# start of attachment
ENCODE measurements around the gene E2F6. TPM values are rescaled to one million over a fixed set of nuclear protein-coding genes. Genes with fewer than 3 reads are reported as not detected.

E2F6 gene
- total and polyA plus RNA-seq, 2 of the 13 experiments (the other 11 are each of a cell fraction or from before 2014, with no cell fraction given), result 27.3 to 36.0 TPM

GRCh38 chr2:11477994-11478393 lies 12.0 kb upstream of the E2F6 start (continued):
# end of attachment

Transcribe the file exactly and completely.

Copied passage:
ENCODE measurements around the gene E2F6. TPM values are rescaled to one million over a fixed set of nuclear protein-coding genes. Genes with fewer than 3 reads are reported as not detected.

E2F6 gene
- total and polyA plus RNA-seq, 2 of the 13 experiments (the other 11 are each of a cell fraction or from before 2014, with no cell fraction given), result 27.3 to 36.0 TPM

GRCh38 chr2:11477994-11478393 lies 12.0 kb upstream of the E2F6 start (continued):